Second, I wonder about Australia's "religion market."  What is Australia's religious history and make up - is the market for religion unregulated there?  Wikipedia tells me that most Christians (if we may focus on Christians for this discussion) mostly identify as Catholic, and then Anglican.  These are both typical "monopolistic" churches, while in America Christianity is dominated by the dozens of "innovative, competitive" Protestant churches.  Including Australia in the data seems to indicate that theory number 1 - the Free Market for Religion - best explains America's religiosity.  That is, if you agree with my uninformed assessment that Australia is dominated by monopolistic churches.
  

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zophos
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Re: Free Markets Strengthen Religion, and other observations on religion
Reply #4 - Mar 4th, 2013 at 1:05am
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Changing gears a little, so made this a separate post.

You talked a lot about official government sponsorship of religion in Australia.  If we include tax subsidies (in the US religious organizations are also not taxed), then this could be construed as government support of religion.  (I should note that in the US there is virtually zero government support of religious education programs that I'm aware of.)  However, at least in the US, all non-profit organizations are tax-exempt, so that includes atheist and humanist organizations.  In other words, there is already a level playing field in the US, from the taxation stand point, and religion does quite well here (obviously).  Perhaps this is a case of religion filling the gap left by the comparatively small US welfare state ("Demand Side Religion").  If the welfare state in the UK or Australia were repealed, would we see a corresponding rise in religiosity?  That would be an interesting experiment...

And changing gears for a final time: Mosaic law and libertarianism.  Not quite the focus of my post, but worth discussing.

My primary view of libertarianism is that it is my political philosophy.  It is not my personal philosophy.  Personally, because I am a Christian, I am a socialist: I believe it is required of me to give to the poor, to share my wealth with others, to donate to charity.  Politically, I could never force this view on someone else, so I am a voluntary socialist, unlike every single socialist political party.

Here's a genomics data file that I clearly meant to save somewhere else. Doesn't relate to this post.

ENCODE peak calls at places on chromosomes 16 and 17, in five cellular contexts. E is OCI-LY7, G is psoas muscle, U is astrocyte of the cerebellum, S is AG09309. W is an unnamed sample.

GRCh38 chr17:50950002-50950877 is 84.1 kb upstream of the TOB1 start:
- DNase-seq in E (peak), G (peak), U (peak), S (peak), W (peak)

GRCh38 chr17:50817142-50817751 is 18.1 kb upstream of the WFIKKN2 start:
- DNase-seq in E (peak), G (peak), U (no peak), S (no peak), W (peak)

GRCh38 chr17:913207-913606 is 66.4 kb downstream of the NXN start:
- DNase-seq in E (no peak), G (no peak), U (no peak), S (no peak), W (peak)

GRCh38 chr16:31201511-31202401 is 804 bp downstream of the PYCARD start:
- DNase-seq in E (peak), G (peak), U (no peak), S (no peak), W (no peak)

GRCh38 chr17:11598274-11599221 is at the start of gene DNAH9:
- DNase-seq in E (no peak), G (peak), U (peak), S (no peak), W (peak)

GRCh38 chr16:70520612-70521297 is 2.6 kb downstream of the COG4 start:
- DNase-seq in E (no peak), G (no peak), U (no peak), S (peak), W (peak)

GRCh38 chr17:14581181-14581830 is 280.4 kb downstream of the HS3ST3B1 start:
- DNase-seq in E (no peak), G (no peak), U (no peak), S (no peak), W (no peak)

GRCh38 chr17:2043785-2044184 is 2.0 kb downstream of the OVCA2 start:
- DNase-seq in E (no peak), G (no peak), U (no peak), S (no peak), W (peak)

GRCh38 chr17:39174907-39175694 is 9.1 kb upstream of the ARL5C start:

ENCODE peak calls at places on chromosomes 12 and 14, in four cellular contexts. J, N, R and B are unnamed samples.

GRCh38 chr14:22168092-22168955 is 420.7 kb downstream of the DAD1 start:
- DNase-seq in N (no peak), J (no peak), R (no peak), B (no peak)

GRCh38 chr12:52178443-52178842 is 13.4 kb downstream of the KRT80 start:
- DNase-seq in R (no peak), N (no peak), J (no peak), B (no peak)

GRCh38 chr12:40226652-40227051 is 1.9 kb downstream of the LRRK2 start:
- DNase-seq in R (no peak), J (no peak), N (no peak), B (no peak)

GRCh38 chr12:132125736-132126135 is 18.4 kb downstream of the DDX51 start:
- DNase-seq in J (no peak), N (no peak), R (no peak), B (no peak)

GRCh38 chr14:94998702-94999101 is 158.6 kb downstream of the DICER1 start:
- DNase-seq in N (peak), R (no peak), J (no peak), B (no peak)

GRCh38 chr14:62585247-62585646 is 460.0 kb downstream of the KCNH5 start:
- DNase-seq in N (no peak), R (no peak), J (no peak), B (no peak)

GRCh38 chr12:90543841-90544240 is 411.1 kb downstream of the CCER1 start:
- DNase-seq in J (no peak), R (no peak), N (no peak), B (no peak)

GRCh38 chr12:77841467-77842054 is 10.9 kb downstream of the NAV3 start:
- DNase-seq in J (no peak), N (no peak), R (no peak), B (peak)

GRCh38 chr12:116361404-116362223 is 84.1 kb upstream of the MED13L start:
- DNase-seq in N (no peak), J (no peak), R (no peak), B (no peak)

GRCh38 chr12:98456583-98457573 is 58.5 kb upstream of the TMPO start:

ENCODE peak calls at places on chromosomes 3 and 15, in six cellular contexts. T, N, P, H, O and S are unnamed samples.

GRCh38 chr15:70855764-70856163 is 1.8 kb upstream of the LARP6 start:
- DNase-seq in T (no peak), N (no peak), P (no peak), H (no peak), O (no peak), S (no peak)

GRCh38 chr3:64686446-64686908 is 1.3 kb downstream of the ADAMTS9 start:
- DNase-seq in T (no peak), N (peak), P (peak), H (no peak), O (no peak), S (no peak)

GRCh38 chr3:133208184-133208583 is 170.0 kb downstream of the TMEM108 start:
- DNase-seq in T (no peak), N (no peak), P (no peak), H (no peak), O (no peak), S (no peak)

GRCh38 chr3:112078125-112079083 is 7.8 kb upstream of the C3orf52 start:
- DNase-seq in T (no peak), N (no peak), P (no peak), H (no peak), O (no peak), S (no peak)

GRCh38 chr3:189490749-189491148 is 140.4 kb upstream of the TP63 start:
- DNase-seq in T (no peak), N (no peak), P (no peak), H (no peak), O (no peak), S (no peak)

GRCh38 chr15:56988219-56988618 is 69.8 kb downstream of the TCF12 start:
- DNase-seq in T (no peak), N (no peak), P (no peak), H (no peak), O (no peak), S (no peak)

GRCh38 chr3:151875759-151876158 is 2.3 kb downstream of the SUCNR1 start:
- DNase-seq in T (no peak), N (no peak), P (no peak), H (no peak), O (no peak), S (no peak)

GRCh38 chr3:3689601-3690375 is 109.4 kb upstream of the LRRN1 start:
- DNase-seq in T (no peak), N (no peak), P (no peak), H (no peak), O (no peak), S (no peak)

That being said, I still do not follow Old Testament law.  There is a Biblical reason for this, and a theological reason for this.  The theological reason cuts more directly to the heart of the matter - why a Christian can "cherry pick" what parts of the Bible he sees as valid.  I subscribe to "liberal" Christianity, which rejects the inerrancy of the Bible.  In other words, liberal Christians believe the Bible may have been inspired by God, but it was written and handed down over the generations by flawed humans, who would have made mistakes and forgeries.  We can try to pick out the mistakes by using our God-given logical faculties - in other words, we use the same rational processes to build our ethics as an atheist would, and probably arrive at similar conclusions.  Religious fundamentalists would try to claim that they have the "true" interpretation of religion, but, as I said in my OP, they are newcomers to the stage.  Liberal Christianity has been developing since the Renaissance, as theologians have tried to rid Christianity of the superstitions, the violence, etc.
  

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Re: Free Markets Strengthen Religion, and other observations on religion
Reply #5 - Mar 4th, 2013 at 9:51am
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Interesting topic, to say the least. I've watched political debates, campaigns, and speeches for many years. One thing that I have begun to notice is our shift from being heavily Christian/Catholic oriented to just fix the damn country. As such, I believe Obama's beliefs are more Muslim and Romney is Mormon. Obama won 2 elections and Romney could have won one. So I think we're beginning to see that mold break, which I believe is a good thing.

As far as historical information on various countries, I've never looked into it. However, what I do know is a lot of countries did have some form of religious ties to it. Those ties bound them through their everyday lives. Whether it's in their personal, professional, or political lives, it is/was there. Where, I believe, this becomes a problem is when they force their views/opinions onto others and begin to make rules around it. More than that, as gerry stated, you begin to make 'special accommodations' to religions so they can continue practicing. All of which, I disagree with.